Coming off a three-game road trip, on a back-to-back, without Kyle Lowry, it was always gonna be a tough night for the Toronto Raptors. But that doesn’t make the ending sting any less. Here are five thoughts on the game:
May as Well Start at the End
The Heat had only 3.3 seconds to score, down one. Goran Dragic inbounded it to Wayne Ellington, who took it right to the rim, avoided the outstretched arms of OG Anunoby, and laid it in for the win.
Pascal Siakam is gonna get a lot of the blame here, for what looked like an overplay on Ellington. But it was a complete breakdown for the Raptors. If Ellington had looked up, he would have seen Kelly Olynyk all alone in the key. I’m not certain who’s at fault, but both Norman Powell and Anunoby chased Josh Richardson out to the top of the circle. It left Siakam scrambling, and he ended up with his back to Ellington as Ellington went to the corner. Siakam is certainly not blamelesss, but it was a team effort—the defense was broken before Dragic even inbounded the ball.
You can give Erik Spoelstra credit for the jam-up of screens at the top of the key that discombobulated the Raptors so, and give Ellington credit for the body control with the ball, avoiding Anunoby as he went to the hoop. It was a great finish for the veteran guard. And it allowed the Heat to walk away with the win.
The Raptors Probably Didn’t Deserve a Win, Anyway
Toronto’s tired legs were evident on the night, on both ends of the floor. On offense, the Raptors scored a season-low 89 points on 39% shooting; on the other end, they let the Heat get whatever they wanted, giving up far too many open looks and open lanes to the hoop. If the Heat had managed to hit a couple more 3-pointers—they average 11 makes per night but only hit 4-22 in this one—it might have been a blowout.
As it is, the Heat—already a big, scrappy team, excellent on the glass—just completely pounded the tired Raptors inside. Miami was +16 in points in the paint, +6 in second-chance points, and a ridiculous +27 in rebounds. Even Jonas Valanciunas, who typically plays well against Miami, was dominated on the glass, finishing with a mere 3 rebounds in 21 minutes.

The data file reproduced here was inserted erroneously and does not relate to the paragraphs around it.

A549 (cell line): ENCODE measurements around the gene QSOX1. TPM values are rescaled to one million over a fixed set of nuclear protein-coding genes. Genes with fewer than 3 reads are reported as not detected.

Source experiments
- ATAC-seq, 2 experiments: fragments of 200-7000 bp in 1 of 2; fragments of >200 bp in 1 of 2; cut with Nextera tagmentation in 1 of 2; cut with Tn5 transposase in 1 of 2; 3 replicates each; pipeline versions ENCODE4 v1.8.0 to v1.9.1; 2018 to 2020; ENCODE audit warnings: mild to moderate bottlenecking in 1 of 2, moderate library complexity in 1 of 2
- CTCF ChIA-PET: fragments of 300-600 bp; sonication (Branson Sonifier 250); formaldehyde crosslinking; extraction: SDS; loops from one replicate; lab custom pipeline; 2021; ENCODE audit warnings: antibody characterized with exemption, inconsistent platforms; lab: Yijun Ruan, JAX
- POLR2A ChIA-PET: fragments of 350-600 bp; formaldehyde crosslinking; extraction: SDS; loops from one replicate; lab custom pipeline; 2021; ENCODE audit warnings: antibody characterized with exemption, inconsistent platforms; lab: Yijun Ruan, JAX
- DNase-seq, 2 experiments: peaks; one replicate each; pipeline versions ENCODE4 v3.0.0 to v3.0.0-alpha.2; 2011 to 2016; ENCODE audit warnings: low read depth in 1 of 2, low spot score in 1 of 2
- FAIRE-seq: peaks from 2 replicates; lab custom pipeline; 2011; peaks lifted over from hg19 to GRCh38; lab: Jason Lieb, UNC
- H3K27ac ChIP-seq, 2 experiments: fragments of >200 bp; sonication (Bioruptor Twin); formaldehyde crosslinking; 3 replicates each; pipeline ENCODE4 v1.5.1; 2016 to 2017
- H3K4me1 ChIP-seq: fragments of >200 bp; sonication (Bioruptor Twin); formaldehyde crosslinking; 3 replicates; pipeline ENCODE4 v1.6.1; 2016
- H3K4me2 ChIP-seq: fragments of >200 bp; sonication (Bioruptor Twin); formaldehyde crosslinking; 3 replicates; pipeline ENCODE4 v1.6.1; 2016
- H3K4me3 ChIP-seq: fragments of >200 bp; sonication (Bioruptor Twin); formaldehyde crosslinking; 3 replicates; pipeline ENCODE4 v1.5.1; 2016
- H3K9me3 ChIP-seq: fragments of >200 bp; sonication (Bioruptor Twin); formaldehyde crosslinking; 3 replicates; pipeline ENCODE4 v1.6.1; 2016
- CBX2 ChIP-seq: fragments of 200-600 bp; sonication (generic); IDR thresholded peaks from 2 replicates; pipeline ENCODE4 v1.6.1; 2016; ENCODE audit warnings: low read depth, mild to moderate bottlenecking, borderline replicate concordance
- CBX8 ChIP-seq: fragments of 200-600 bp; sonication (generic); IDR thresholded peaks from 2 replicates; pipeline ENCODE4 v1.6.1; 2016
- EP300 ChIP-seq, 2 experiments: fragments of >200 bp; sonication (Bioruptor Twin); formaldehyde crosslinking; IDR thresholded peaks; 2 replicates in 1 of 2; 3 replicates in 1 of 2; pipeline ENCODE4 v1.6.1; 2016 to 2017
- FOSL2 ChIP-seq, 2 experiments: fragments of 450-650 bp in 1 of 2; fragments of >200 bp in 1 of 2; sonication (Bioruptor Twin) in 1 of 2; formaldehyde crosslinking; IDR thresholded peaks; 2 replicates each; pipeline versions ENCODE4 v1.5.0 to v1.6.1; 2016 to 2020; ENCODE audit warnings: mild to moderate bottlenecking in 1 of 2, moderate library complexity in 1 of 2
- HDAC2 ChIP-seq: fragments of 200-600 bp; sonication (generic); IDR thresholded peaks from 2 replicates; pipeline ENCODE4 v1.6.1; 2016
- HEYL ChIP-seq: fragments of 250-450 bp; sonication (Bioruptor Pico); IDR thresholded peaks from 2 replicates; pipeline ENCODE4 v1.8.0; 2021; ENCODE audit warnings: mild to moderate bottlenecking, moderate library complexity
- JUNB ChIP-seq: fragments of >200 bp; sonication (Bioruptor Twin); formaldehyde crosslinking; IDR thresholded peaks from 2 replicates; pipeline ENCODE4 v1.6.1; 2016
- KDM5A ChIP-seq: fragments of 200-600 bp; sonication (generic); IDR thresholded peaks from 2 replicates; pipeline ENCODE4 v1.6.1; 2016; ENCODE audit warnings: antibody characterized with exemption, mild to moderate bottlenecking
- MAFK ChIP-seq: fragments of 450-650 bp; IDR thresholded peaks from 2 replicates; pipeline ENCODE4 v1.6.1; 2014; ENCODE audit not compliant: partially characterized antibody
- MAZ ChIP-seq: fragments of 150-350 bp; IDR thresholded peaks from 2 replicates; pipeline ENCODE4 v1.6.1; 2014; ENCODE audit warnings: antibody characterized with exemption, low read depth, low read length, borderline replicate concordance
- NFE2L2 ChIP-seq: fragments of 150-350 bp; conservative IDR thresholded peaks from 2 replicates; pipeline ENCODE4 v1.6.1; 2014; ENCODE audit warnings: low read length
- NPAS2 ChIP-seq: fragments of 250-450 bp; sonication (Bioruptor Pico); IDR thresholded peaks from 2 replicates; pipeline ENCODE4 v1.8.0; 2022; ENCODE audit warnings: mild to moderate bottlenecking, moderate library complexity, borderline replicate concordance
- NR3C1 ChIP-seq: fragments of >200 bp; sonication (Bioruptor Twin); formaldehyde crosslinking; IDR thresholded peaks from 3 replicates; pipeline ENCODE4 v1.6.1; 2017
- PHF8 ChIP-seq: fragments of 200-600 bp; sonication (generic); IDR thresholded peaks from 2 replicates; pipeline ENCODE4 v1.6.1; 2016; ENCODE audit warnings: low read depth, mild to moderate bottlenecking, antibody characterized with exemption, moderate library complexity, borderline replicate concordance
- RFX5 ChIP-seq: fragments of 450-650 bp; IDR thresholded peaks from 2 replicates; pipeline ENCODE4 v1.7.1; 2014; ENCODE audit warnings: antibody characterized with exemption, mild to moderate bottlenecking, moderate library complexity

Goran Dragic Made it Look Easy
The Heat’s sneaky point guard found plenty of room to get into the seams and knock down easy floaters, but I was impressed by the strength he showed, not just on offense—backing down Delon Wright and muscling through screens—but in pulling down 12 rebounds as well.
One Dragic play towards the end of the second quarter pretty much summed up the whole game. The Raptors allowed Dragic to sneak into the paint for a short runner; he missed it, but got his own rebound around three Raptors, put it back in got an and-1 opportunity. He missed the free throw, but the Heat got the subsequent rebound! Ellington missed a long three on the possession, but that’s pretty much your game story: Heat getting all the rebounds but not fully capitalizing, allowing the Raptors to hang around.
The Raptors’ Bench Failed to Take Advantage of an Opportunity to Shine
Kyle Lowry was out thanks to his hard fall in Brooklyn, and Serge Ibaka managed to get himself tossed after scuffling with James Johnson in the third quarter. You’d think that’d be a great chance for some bench Raptors to step in and prove themselves, but no one from the second unit delivered.
Norm Powell played the most minutes he’s played in weeks—24—and had a mostly positive impact, finishing with 6 rebounds, 2 steals and 2 blocks and a plus-2. He made two great plays on the ball in the final minutes as well. But he shot just 2-8 from the floor, and missed a layup off an inbounds that would have given the Raptors a 3-point lead with 30 seconds left.
Fred VanVleet had a nice run in the fourth—he nailed a jumper, hit a three, then found Lucas Nogueira with a lob that cut the Heat’s 12-point lead to 3. But even he finished a mere 3-9 and a zero plus-minus.
On the other side, the Heat only played 8 players—to the Raptors’ 11—and yet their bench outscored Toronto’s 35-30.
Credit the Heat Wings for the Job They Did on DeMar DeRozan
Derrick Jones Jr. and Josh Richardson successfully bottled DeMar DeRozan most of the night, and they deserve kudos for hit. DeRozan’s footwork and pump fakes leave many a veteran in the dust but these two kept in front of him, kept their hands up, stayed on their feet and when needed, funnelled DeRozan right into Hassan Whiteside and Bam Adebayo. DeRozan finished 10-29 and only shot 4 free throws.
All of that can’t take away DeMar’s spectacular driving layup that gave the Raptors their first lead in the fourth quarter, or his excellent follow-through on his own miss that put the Raptors up 1 again with 3.3 to play. But the Heat defenders did enough to contain DeRozan and give their team a chance to win.
All-in-all, it was another ugly game, featuring some tussles and some weird lineups (how about that VanVleet-Siakam-Powell-Bebe-Lorenzo Brown run?) and the Heat did just enough to take it.
The lead-up to Thursday’s game against Cleveland will be interesting, as we wait to hear if Lowry will be back, if Ibaka will be suspended and if DeRozan faces any discipline for a shoving match with Dragic after the final whistle.